"[A] complaint must contain sufficient factual matter, accepted as true, to state a claim to relief that is plausible on its face.'" Id. (quoting Bell Atlantic Corp. v. Twombly, 550 U.S. 544, 570 (2007)). A claim is plausible "when the plaintiff pleads factual content that allows the court to draw the reasonable inference that the defendant is liable for the misconduct alleged." Id. "Determining whether a complaint states a plausible claim for relief [is]... a context-specific task that requires the reviewing court to draw on its judicial experience and common sense." Id. at 679. Thus, although a plaintiff's specific factual allegations may be consistent with a constitutional claim, a court must assess whether there are other "more likely explanations" for a defendant's conduct. Id. at 681.

But as the United States Court of Appeals for the Ninth Circuit has instructed, courts must "continue to construe pro se filings liberally." Hebbe v. Pliler, 627 F.3d 338, 342 (9th Cir. 2010). A "complaint [filed by a pro se prisoner] must be held to less stringent standards than formal pleadings drafted by lawyers.'" Id. (quoting Erickson v. Pardus, 551 U.S. 89, 94 (2007) ( per curiam )).

If the Court determines that a pleading could be cured by the allegation of other facts, a pro se litigant is entitled to an opportunity to amend a complaint before dismissal of the action. See Lopez v. Smith, 203 F.3d 1122, 1127-29 (9th Cir. 2000) ( en banc ). The Court should not, however, advise the litigant how to cure the defects. This type of advice "would undermine district judges' role as impartial decisionmakers." Pliler v. Ford, 542 U.S. 225, 231 (2004); see also Lopez, 203 F.3d at 1131 n.13 (declining to decide whether the court was required to inform a litigant of deficiencies). Plaintiff's First Amended Complaint will be dismissed for failure to state a claim, but because it may possibly be amended to state a claim, the Court will dismiss it with leave to amend.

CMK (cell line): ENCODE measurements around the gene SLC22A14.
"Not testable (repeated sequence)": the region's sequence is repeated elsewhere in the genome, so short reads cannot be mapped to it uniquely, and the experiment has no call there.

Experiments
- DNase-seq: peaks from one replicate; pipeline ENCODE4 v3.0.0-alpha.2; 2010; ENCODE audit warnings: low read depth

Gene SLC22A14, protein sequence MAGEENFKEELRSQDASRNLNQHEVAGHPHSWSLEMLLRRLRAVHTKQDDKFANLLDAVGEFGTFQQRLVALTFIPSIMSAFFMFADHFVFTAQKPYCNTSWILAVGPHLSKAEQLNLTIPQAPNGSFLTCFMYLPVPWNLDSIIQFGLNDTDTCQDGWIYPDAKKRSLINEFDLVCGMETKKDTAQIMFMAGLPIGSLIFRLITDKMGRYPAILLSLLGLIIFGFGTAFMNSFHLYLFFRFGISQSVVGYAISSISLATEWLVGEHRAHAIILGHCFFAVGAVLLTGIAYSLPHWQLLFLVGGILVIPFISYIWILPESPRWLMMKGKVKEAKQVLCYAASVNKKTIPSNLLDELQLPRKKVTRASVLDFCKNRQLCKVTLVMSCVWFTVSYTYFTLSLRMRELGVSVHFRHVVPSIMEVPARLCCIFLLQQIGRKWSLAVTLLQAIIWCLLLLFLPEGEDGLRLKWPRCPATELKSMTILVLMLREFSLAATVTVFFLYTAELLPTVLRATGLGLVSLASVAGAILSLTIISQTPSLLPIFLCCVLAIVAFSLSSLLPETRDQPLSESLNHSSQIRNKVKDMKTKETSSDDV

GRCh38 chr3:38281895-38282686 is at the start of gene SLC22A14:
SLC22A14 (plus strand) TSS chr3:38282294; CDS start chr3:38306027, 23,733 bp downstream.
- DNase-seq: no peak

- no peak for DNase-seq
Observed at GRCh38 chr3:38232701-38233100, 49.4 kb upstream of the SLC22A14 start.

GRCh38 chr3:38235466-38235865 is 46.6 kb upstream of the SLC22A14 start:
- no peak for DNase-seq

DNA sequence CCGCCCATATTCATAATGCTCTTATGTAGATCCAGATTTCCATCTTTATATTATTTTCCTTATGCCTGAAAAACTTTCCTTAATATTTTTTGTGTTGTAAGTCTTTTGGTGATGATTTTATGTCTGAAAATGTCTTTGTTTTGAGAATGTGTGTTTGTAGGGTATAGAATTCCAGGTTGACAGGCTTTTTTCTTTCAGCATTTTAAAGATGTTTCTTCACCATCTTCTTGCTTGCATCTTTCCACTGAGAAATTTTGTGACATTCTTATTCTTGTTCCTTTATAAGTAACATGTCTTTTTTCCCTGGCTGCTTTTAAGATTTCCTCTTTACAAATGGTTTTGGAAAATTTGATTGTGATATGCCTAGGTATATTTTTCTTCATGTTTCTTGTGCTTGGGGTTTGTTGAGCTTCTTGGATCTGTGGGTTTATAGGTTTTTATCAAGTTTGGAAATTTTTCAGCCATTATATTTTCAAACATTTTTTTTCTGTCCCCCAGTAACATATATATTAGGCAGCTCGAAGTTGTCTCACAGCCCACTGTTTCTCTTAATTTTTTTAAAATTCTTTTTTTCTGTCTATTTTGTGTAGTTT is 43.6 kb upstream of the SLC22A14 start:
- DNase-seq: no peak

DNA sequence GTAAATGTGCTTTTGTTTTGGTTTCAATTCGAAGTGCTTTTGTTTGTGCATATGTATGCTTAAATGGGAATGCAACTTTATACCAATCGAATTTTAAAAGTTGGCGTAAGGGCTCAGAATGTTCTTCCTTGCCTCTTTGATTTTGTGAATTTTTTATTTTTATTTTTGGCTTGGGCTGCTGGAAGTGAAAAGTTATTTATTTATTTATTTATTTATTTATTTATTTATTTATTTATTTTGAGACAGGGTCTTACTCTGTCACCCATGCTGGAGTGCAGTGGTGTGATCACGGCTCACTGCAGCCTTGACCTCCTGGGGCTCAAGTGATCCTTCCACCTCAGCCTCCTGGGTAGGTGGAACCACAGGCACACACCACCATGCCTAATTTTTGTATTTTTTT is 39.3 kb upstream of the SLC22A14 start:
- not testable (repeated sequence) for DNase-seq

II. First Amended Complaint

In his two-count First Amended Complaint, Plaintiff appears to sue only Maricopa County Sheriff Joseph M. Arpaio, the only person or entity listed on page one of the Complaint. Plaintiff failed to include page two of the court-approved complaint form, wherein he is required to name all Defendants he is suing. Plaintiff seeks $1.5 million in compensation and release for alleged violations of his constitutional rights while confined at the Maricopa County Towers Jail in Phoenix, Arizona.